In fact, large swaths of the country are dotted with wildcatters--groups of people who have left home to take up digging and sifting for gold full-time. There are roughly 30,000 of these "ninjas," as everyone calls them, and their numbers are growing by about 5,000 a year. (They're called ninjas because they wear their green plastic pans on their backs, and someone thought it made them look like Teenage Mutant Ninja Turtles.) Big scores are rare; the average ninja makes $10 or so a week. Many students on summer break will arrive at the gold fields with their parents to help pay tuition.
The largest ninja mining area in Mongolia is at Zaamar, about a five-hour drive from Ulan Bator. There are only a few paved roads outside the city, and the one to Zaamar runs out about halfway and then continues through the mountains over dirt and packed snow. Along the way you pass the occasional ger, trucks full of animal skins, and roadside towns that look like sets in a Western.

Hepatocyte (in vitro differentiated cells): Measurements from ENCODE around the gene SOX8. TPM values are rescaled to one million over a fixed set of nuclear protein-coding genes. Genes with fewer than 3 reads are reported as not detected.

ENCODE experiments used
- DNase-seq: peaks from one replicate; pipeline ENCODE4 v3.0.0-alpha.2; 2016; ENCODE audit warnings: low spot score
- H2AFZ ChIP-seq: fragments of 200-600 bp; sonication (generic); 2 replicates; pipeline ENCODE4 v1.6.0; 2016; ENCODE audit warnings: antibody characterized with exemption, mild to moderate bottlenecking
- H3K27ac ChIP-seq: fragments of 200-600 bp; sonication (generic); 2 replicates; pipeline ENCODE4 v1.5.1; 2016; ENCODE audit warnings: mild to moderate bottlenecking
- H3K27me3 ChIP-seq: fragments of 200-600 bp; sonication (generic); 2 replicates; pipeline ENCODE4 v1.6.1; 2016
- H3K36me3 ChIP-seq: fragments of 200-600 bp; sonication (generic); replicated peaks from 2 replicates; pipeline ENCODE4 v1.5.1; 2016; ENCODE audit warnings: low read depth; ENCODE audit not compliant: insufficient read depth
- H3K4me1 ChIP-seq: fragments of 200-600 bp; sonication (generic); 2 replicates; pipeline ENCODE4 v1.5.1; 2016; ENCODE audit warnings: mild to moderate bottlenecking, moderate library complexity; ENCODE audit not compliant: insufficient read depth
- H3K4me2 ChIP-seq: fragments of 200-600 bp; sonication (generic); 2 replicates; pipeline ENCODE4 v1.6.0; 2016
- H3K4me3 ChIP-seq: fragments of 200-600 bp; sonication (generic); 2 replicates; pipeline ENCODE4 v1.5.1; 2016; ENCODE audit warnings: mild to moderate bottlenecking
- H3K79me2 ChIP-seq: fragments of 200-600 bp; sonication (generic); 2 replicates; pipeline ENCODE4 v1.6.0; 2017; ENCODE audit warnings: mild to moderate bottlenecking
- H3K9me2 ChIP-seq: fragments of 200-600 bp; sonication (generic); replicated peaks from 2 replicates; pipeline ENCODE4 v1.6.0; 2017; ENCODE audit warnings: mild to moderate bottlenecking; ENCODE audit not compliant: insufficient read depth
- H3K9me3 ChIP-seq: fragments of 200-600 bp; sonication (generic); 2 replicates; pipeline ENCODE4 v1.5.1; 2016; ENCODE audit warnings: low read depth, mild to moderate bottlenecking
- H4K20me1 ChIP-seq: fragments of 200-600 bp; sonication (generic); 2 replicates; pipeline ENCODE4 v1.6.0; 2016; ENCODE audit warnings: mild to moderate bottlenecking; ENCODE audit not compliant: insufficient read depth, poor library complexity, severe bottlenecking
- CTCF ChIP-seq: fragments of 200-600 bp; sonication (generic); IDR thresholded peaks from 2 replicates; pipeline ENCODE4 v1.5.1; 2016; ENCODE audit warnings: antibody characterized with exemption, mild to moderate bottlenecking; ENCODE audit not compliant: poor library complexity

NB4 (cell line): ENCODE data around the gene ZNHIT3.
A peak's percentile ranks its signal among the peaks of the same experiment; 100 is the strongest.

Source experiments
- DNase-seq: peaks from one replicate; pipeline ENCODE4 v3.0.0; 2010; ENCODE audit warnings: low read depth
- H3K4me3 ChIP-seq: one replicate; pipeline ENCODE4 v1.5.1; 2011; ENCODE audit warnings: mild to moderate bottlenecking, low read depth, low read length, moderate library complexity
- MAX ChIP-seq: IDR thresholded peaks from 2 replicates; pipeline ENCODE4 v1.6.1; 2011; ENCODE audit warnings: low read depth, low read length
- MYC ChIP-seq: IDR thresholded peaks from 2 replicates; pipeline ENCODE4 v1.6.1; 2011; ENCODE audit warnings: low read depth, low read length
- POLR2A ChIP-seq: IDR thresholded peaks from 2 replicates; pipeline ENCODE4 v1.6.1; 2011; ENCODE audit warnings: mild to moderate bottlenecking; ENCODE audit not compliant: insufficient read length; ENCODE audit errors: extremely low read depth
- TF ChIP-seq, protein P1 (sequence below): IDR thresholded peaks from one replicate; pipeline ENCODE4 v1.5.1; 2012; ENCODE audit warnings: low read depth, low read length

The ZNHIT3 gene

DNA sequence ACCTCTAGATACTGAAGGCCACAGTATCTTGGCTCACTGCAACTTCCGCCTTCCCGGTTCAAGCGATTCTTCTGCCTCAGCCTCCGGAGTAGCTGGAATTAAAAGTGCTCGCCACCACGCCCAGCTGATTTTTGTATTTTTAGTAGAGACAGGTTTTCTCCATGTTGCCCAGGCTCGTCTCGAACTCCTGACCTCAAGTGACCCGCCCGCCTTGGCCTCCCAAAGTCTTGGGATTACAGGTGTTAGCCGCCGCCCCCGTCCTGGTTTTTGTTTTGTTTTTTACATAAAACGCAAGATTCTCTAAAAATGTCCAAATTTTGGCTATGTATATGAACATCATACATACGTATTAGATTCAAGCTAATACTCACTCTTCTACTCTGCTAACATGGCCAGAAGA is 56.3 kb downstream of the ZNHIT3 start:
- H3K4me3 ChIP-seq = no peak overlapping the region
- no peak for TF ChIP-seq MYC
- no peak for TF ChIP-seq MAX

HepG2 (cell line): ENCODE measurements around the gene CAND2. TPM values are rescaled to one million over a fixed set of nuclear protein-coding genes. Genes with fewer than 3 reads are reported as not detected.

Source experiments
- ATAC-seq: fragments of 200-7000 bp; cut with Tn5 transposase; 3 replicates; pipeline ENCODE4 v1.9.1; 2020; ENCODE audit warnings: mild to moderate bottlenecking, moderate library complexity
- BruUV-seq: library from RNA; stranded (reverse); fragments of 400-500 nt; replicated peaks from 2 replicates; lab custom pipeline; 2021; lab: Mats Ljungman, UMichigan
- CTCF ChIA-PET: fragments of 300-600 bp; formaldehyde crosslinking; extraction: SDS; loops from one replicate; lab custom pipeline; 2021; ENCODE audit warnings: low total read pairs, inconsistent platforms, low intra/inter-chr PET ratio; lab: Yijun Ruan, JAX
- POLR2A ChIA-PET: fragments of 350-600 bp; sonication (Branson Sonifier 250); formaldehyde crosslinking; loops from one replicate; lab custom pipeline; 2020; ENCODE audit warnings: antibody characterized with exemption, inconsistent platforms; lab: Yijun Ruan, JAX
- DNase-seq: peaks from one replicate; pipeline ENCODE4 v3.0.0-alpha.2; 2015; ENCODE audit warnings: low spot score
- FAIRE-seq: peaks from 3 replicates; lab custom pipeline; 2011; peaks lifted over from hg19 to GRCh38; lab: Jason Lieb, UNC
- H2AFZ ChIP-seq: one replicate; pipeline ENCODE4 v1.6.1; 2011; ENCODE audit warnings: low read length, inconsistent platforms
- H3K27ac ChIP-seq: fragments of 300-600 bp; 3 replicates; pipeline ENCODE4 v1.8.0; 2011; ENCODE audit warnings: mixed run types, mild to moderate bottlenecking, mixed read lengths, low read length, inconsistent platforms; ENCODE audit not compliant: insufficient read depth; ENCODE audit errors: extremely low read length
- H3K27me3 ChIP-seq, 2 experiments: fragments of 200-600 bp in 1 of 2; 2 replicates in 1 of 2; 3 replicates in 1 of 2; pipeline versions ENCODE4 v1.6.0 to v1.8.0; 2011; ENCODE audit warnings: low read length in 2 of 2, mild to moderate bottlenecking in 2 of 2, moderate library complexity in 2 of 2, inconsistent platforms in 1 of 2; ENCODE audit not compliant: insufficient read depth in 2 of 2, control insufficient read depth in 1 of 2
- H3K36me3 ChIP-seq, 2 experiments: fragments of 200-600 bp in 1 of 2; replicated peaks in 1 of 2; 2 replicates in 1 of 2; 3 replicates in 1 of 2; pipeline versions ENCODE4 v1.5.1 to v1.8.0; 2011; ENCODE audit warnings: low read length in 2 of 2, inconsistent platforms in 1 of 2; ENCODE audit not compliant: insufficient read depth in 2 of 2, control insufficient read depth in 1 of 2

On the snowy hillsides of Zaamar, the ninjas are at work, usually in teams of three or four. They use heavy iron stakes to dig holes ten to 15 feet deep. When they reach a depth where the gold content is strong, nearby holes will be connected underground, like a rabbit warren. When the hole is done, one of the ninjas will climb down to the bottom with a candle and dig out a bucketful of dirt. The bucket is pulled up by another ninja on the surface and delivered to a third member of the team, who sifts it. This last ninja, on one team I watched, squatted on the edge of a hole cut in a shallow, frozen pond, where she ran the icy water through the dirt to sift out the gold. She wouldn't talk about her pre-ninja life but was happy to show off the day's work--a tiny dusting of gold flecks collected on one side of a little round yellow case, which she quickly snapped shut and popped inside her glove.